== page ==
Folding the unfoldable

Posted on 2022-01-25 by Oleg Grenrus

You may be aware of Foldable type-class. It’s quite useful one. For example, instead of writing your own sum1 as

sum' :: Num a => [a] -> a
sum' = Data.List.foldl' (+) 0

you may generalize it to an arbitrary Foldable2:

sum' :: (Foldable f, Num a) => f a -> a
sum' = Data.Foldable.foldl' (+) 0

And the everything would be great...

... except if your data comes in unboxed vector. You may try to use that generic sum algorithm:

values :: U.Vector Double
values = U.fromList [1,2,3,4,5,6,7,7,7]

result :: Double
result = sum' values

and then GHC says, without further explanation:

No instance for (Foldable U.Vector) arising from a use of ‘sum'’

"Why not?!" you wonder.

Unboxed vectors are backed by bytearrays, so you need an Unbox instance to be able to read (or write) any values from there. (That’s different from e.g. Set, which is Foldable, as you can walk the structure of Set without having Ord instance for the elements).


One idea is to

data Bundle a where
    Bundle :: U.Unbox a => U.Vector a -> Bundle a

When the Unbox instance is next to the data, we will be able to write Foldable instance: pattern match on the Bundle, use the "local" instance to fold. However, people have told me, that sometimes it doesn’t work that well: GHC may not specialize things, even the dictionary is (almost) right there. Though in my small experiments it did:

sumU :: (Num a, U.Unbox a) => U.Vector a -> a
sumU xs = sum' (Bundle xs)

produced nice loops.

Yet, having to bundle instance feels somehow wrong. Distant data type contexts vibes, brr..

There is another way to make Foldable work, with a

data Hack a b where
    Hack :: U.Vector a -> Hack a a

This is a two type-parameter wrapper, but the types are always the same! (I wish that could be a newtype). The Foldable instance is simply:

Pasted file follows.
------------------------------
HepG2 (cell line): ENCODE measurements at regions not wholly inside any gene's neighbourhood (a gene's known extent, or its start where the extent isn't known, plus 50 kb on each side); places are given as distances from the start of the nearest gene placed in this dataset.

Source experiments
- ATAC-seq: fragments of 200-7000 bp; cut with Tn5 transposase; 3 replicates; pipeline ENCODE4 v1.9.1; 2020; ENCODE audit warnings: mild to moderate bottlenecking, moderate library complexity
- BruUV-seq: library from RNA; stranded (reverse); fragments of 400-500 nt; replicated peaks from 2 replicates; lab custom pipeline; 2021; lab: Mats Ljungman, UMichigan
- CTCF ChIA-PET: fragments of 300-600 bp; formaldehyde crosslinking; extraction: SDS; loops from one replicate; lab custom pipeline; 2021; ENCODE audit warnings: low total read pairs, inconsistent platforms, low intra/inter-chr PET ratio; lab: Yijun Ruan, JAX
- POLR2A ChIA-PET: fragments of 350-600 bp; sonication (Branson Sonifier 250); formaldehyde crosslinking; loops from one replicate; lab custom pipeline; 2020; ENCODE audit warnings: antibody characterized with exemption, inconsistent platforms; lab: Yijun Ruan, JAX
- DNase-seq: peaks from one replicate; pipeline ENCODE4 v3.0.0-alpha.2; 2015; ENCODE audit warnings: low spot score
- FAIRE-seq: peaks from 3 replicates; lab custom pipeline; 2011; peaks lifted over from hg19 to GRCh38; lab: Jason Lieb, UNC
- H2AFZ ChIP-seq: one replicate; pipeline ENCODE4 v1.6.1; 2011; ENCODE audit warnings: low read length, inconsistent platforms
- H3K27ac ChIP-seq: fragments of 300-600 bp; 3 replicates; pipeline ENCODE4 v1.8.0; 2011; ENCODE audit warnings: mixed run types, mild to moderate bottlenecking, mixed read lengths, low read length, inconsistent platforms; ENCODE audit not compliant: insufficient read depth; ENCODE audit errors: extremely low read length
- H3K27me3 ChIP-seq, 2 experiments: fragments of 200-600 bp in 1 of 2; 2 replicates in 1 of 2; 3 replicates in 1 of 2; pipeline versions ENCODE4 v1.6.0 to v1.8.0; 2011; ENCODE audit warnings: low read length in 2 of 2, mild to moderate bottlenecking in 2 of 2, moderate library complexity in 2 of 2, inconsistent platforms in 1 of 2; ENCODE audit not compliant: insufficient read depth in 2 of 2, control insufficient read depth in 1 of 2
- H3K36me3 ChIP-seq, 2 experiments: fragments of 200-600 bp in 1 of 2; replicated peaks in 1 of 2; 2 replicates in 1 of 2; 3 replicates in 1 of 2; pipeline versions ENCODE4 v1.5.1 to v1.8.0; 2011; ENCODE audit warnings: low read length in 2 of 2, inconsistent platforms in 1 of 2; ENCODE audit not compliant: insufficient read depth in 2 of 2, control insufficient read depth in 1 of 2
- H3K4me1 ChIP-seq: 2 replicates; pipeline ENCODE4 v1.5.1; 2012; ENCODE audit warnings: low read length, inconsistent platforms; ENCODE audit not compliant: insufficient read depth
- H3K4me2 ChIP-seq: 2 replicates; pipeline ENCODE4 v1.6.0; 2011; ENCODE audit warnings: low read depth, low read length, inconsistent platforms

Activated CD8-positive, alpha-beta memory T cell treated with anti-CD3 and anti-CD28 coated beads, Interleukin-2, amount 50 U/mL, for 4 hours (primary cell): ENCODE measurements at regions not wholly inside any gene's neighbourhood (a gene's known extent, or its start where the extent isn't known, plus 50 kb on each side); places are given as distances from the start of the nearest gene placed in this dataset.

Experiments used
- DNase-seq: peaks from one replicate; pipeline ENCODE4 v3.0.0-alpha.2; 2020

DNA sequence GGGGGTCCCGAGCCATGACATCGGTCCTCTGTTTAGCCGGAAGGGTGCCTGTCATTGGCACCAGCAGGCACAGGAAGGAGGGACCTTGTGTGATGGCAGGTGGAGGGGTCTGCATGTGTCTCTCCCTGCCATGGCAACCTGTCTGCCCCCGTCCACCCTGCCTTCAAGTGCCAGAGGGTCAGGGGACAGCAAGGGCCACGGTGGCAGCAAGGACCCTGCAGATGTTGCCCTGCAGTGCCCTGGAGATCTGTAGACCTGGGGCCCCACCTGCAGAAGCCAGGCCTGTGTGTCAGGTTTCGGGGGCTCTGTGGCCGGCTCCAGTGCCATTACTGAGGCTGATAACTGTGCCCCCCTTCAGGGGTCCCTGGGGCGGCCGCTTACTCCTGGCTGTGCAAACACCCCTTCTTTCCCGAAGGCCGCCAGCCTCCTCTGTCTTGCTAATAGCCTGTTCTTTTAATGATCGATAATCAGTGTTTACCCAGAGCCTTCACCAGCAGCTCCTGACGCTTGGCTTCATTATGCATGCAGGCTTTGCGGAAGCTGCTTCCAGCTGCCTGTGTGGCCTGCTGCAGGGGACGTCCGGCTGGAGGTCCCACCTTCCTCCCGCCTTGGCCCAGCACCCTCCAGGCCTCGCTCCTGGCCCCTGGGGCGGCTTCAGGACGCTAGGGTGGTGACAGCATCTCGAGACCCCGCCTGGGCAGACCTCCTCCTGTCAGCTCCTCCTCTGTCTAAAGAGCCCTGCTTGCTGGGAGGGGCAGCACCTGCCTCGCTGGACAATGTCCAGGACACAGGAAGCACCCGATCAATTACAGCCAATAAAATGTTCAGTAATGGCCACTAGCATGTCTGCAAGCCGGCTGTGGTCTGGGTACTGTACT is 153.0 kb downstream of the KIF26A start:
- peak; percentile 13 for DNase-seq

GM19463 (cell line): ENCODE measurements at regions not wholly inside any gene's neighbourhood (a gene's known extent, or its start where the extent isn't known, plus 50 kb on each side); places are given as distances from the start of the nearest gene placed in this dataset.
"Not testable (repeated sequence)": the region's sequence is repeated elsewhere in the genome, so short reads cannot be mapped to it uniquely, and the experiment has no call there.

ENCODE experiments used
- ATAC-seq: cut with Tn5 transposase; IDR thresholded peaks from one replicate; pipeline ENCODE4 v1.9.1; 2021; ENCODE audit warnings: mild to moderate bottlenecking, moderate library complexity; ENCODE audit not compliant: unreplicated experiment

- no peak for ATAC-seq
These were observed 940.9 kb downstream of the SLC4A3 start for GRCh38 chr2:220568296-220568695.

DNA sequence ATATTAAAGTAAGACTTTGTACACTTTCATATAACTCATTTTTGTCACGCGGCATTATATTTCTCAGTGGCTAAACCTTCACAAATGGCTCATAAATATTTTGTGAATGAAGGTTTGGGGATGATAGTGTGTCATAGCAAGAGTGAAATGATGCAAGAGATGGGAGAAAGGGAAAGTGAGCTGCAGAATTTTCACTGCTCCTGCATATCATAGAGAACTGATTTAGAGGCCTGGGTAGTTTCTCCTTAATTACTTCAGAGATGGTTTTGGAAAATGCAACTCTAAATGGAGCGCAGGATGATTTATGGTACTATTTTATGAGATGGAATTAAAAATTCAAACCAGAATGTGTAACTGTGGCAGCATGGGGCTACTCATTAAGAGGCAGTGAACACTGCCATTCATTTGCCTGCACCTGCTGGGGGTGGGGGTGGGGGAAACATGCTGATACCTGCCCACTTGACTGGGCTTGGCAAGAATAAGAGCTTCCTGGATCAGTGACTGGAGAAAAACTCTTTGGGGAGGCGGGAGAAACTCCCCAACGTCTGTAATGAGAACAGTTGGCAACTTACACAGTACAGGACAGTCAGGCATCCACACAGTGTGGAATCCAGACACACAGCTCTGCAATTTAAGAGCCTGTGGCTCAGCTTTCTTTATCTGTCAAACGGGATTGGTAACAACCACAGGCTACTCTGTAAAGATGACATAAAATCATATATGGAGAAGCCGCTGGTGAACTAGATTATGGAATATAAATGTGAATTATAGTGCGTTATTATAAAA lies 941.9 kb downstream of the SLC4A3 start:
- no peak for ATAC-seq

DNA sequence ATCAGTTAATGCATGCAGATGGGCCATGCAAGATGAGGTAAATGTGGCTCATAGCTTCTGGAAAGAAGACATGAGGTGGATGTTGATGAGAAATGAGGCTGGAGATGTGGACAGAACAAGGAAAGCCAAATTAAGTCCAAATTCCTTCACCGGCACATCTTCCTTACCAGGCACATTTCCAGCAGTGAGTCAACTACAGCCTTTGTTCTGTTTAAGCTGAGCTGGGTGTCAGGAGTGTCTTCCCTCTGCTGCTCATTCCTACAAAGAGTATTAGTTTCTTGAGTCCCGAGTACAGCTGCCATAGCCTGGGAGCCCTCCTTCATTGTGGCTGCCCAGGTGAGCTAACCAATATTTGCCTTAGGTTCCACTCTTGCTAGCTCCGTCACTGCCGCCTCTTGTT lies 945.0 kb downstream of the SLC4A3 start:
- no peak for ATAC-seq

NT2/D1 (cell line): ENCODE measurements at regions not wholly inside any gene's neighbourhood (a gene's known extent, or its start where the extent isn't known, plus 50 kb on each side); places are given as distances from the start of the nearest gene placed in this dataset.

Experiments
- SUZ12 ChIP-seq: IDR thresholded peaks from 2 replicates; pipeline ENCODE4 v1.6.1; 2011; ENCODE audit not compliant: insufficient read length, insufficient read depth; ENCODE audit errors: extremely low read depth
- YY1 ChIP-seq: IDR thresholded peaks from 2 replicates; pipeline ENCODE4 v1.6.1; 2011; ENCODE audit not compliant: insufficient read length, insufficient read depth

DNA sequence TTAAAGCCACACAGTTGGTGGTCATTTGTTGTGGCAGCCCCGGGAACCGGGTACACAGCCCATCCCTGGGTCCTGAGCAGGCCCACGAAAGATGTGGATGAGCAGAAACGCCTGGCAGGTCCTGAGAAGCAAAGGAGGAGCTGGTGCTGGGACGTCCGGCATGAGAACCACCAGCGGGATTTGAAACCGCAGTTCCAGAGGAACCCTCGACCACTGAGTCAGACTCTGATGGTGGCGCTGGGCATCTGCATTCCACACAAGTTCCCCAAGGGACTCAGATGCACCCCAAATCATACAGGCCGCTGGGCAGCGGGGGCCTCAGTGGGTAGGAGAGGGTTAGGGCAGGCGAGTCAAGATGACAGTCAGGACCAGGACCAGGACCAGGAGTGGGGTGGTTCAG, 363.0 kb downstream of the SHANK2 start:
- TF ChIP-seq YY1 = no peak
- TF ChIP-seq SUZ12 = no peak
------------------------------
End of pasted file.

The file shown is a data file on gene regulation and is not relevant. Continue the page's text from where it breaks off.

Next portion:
instance U.Unbox a => Foldable (Hack a) where
    foldr f z (Hack v)  = U.foldr f z v
    foldl' f z (Hack v) = U.foldl' f z v


and specialized sum' for unboxed vector looks the same as with Bundle:

sumU :: (Num a, U.Unbox a) => U.Vector a -> a
sumU xs = sum' (Hack xs)

but now Unbox instance comes from the "outside": it’s required by Foldable (Hack a) instance, not to wrap vector in Hack. When GHC sees just Foldable (Hack X) ... it could already start simplifying stuff, if it knows something about X (i.e. its Unbox instance), without waiting to see what the members of the instance are applied to!

We could write also write

{-# SPECIALIZE instance Foldable (UV Double) #-}

to force GHC do some work in advance. We couldn’t with Bundle approach.

Is this Hack terrible or terrific? I’m not sure, yet.

Anyhow, that’s all I have this time. This (just a little) tongue-in-cheek post is "inspired" by the fact that statistics package wants unboxed vectors everywhere, for "performance" reasons, and that is soooo inconvenient.

Please, use Foldable for inputs you will fold over anyway. (Asking for a selector function, like foldMap would avoid creating intermediate structures!). People can choose to Bundle or Hack their way around to provide unboxed (or storable) vectors or primarrays to your algorithm, and others don’t need to suffer when they play with your lib in the GHCi.

P.S. I leave this here:

data HackText a where
    HackText :: Text -> HackText Char

P.P.S. I know there is MonoFoldable, and lens with its Folds and a lot of other stuff. But Foldable is right there, in our Prelude!

-- e.g. with optics' Each:
data O s a b where
    O :: s -> O s a a

instance Each i s s a a => Foldable (O s a) where
    foldMap f  (O x) = foldMapOf each f   x
    foldr  f z (O x) = foldrOf   each f z x
    foldl' f z (O x) = foldlOf'  each f z x

    {-# SPECIALIZE instance Foldable (O (U.Vector Double) Double) #-}

-- works too
sumO :: (Num a, U.Unbox a) => U.Vector a -> a
sumO xs = sum' (O xs)

  1. it’s already that way in base, check yourself↩︎

  2. Though you probably should write it using strict foldMap' as in base to let container decide how to do it best↩︎

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